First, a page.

Carving out a space for himself in late-night television hasn’t been without challenges, confesses Narstie, who may be more familiar to his longstanding fans for his work on YouTube, whether that's delivering The Grime Report or tackling the personal problems of fans when he transforms into the character Uncle Pain, his satirical take on agony aunts.
“It’s nothing like YouTube," Narstie says. "It’s nothing like just filming on your camera phone. There are rules and regulations, just the way how things are done.
“I’m a musician; this TV shit is just a whole new world, bare retaking shots from different angles, and they always want to recapture magic. Now, because I’m not a comedian I’m not going to stay up in the night thinking what funny things to say.”
To remedy his lack of experience, Channel 4 recruited stand-up comic and online star Mo Gilligan, who Narstie credits for bringing "structure" to the show.
“I think Mo brings good banter and I think he brings a more professional-cut edge," he says. "Mo is like Trevor McDonald and I’m like Congo Natty: We’re both black, but different types of black. I’m just there to be natural; Mo adds a bit of structure to the show, and obviously he is really fucking funny.”
After the six-show run (the final episode airs tonight), Big Narstie will be handing over the baton to Elijah Quashie, the YouTube star known as the Chicken Connoisseur, who will have his own show in the 11pm Friday night slot, called The Peng Life. A show for Mo Gilligan is also in the pipeline.
It's part of a new experiment to diversify the broadcaster's range of programming.
It may also have something to do with Channel 4's commitment, announced in 2015, to put diversity at the heart of its organisation, on- and offscreen.
And Narstie is already focused on his next projects, which include a reinvention as an MMA fighter and promoting his latest musical offering, BDL Bipolar.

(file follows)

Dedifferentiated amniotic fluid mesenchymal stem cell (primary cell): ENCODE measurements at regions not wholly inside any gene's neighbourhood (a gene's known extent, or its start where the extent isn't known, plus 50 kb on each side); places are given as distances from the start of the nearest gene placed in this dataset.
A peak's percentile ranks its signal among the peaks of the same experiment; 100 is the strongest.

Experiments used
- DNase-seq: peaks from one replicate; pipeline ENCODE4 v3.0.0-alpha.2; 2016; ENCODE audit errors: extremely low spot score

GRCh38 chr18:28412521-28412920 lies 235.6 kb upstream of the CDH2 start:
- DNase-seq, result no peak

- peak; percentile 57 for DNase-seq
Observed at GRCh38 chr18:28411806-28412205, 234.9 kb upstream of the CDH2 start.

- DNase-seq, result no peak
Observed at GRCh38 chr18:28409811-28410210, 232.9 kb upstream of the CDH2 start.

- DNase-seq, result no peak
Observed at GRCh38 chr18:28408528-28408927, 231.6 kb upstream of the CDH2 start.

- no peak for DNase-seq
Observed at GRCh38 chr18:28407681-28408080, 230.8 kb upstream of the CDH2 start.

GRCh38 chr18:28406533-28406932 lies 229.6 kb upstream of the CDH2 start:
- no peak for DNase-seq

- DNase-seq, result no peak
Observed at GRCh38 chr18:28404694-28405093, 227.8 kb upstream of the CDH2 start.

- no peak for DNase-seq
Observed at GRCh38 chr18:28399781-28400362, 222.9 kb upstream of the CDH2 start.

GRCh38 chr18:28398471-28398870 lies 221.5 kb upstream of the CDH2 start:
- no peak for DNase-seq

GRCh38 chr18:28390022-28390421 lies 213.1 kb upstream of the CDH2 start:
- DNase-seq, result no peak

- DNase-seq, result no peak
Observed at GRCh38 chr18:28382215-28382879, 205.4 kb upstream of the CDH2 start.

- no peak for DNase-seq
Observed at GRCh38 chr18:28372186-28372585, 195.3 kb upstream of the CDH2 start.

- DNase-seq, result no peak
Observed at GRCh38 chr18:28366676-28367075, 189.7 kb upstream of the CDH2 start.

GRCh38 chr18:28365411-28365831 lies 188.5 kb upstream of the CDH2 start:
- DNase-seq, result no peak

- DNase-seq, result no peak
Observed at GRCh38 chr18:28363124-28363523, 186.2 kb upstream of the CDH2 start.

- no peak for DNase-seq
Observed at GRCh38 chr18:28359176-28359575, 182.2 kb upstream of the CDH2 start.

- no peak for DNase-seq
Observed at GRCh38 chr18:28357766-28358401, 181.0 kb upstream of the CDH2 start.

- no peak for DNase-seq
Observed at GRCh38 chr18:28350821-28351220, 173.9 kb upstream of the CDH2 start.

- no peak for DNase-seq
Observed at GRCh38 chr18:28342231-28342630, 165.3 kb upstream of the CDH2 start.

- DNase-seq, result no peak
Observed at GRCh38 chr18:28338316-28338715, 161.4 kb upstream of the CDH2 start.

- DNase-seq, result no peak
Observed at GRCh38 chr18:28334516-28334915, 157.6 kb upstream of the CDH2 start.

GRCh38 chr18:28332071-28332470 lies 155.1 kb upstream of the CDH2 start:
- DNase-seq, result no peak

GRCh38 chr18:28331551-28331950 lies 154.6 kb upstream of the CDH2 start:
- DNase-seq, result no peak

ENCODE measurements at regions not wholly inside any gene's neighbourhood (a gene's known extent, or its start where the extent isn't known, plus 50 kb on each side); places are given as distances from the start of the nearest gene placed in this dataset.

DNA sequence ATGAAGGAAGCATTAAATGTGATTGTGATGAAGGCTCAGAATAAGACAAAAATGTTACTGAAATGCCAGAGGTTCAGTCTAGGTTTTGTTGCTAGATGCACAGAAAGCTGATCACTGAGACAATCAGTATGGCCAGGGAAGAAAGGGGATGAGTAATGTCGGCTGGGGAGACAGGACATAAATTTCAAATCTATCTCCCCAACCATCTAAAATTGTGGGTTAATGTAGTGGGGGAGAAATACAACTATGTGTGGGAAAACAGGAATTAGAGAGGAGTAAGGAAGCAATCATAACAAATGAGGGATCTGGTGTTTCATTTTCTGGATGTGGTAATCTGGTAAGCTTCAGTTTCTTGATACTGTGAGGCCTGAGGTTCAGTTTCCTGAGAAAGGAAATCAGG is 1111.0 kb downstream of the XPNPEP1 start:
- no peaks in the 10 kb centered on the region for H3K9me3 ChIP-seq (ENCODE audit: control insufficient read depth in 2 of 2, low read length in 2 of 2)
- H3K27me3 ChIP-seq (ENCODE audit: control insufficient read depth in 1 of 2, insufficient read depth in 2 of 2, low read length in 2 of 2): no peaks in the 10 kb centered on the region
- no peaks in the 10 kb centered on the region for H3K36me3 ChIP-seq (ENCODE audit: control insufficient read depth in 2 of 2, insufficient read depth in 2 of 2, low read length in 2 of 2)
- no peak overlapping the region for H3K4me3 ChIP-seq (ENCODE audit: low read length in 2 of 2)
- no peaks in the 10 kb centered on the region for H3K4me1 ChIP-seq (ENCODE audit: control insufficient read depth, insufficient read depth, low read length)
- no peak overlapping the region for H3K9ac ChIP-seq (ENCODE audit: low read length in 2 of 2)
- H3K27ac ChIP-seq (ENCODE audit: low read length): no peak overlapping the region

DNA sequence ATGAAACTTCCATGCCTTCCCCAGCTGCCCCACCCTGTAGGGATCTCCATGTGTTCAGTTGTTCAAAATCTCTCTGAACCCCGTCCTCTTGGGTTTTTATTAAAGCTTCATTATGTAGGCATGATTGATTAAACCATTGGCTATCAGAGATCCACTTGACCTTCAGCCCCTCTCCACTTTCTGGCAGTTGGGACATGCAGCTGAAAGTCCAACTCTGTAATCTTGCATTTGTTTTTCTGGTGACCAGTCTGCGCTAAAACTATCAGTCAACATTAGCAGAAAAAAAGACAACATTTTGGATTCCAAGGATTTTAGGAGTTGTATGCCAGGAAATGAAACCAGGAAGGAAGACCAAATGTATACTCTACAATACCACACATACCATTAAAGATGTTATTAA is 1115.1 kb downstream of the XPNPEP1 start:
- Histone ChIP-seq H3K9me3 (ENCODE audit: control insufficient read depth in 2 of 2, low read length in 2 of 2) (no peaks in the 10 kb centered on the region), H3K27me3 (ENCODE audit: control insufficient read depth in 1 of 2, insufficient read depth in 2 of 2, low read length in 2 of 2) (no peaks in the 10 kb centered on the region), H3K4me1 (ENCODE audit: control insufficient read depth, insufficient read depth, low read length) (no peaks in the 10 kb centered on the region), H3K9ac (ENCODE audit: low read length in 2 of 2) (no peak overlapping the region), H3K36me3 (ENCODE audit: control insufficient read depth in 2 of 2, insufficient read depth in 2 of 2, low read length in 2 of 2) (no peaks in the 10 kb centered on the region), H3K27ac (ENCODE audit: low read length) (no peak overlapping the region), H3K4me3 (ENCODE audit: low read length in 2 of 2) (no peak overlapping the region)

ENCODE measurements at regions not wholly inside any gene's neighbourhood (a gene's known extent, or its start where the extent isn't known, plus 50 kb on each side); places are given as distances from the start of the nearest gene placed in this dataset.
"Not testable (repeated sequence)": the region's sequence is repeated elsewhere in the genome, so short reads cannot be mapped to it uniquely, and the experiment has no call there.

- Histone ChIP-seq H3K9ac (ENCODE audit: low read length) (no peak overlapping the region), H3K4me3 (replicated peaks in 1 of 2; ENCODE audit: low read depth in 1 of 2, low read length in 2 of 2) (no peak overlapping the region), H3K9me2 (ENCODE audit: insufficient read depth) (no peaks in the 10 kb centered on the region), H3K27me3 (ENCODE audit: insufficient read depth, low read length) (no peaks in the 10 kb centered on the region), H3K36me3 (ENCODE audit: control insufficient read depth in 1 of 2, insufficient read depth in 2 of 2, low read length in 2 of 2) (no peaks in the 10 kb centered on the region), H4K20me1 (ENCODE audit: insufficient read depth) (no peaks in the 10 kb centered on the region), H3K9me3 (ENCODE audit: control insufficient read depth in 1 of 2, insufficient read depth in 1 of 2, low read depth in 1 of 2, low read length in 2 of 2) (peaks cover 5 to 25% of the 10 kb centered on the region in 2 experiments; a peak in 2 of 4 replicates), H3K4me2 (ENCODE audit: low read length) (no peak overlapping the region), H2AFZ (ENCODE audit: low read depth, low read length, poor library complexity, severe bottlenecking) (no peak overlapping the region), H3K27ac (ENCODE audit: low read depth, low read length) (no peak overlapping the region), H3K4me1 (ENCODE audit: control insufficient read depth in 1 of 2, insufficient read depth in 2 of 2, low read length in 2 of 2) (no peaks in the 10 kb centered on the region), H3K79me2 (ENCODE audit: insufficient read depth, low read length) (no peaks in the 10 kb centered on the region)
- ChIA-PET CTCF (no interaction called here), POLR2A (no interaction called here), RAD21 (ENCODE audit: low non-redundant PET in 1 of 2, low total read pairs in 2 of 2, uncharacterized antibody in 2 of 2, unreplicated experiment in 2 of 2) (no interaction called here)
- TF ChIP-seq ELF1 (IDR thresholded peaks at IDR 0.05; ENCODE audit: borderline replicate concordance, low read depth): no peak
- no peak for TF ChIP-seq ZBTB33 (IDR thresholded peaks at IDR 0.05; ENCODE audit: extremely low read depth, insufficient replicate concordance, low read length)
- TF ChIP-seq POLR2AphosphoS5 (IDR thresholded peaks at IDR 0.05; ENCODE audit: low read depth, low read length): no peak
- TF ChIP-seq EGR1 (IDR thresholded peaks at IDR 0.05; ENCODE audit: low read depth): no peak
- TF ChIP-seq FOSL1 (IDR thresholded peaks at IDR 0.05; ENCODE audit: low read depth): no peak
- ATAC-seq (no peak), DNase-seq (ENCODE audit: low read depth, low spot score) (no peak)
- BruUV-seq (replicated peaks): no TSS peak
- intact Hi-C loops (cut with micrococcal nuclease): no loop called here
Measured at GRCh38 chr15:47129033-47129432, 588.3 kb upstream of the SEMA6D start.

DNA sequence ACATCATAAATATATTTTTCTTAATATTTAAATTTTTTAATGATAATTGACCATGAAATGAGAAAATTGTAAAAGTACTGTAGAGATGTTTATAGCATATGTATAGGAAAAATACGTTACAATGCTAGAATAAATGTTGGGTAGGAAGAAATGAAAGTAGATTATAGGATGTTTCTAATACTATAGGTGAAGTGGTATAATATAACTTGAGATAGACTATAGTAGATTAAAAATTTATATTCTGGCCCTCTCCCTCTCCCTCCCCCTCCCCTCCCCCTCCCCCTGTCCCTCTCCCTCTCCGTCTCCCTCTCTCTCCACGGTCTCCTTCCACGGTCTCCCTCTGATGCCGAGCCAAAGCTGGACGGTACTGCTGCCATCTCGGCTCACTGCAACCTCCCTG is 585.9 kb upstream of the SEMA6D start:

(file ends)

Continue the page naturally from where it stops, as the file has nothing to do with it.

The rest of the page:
The title of the 26-track album reflects Narstie’s diagnosis, which he says he started to recognise after participating in a university tour discussing mental health.
“I ticked all the boxes,” he says. “The whole thing about the mental side of things, I called my album that as well because I wanted to take the stigma off of it. Especially in our industry, everything is so prim and proper; you’ll never really see anyone show their sad side, because everyone wants to be perfect.”
Narstie highlights the challenge that some artists face in navigating the industry when struggling with mental health and feeling less inclined to seek help over fears of being perceived as a liability.
“Anyone who’s going through problems, they’re probably scared about losing their deals or they’re thinking, Are the company really going to keep investing in me if they think that I’m mentally unstable?”
His transparency about his own experiences with mental health has won the performer new fans, who he says regularly reach out to him. “I’ve had so many people hit me on my Snap and my Instagram to chat to me about things like that," Narstie adds.
With no confirmation on the future of The Big Narstie Show, the grime star maintains he is a “musician at heart”, but is optimistic about returning to his career as a TV frontman, saying: “The future's bright; the future's orange.”
In a statement to BuzzFeed News, commissioning editor Syeda Irtizaali added: “I absolutely love this show. Mo and Narstie have such a wonderful and effortless chemistry together and it’s been a joy to watch them evolve with the series over the last few weeks.
"The strategy to introduce fresh and exciting talent to the channel and to experiment with new shows at 11pm is coming to fruition. We’re delighted with the result which feels funny, unfettered and like nothing else on television.”
The Big Narstie Show concludes on Channel 4 on Friday at 10pm, and you can catch up with the rest of the series on All 4.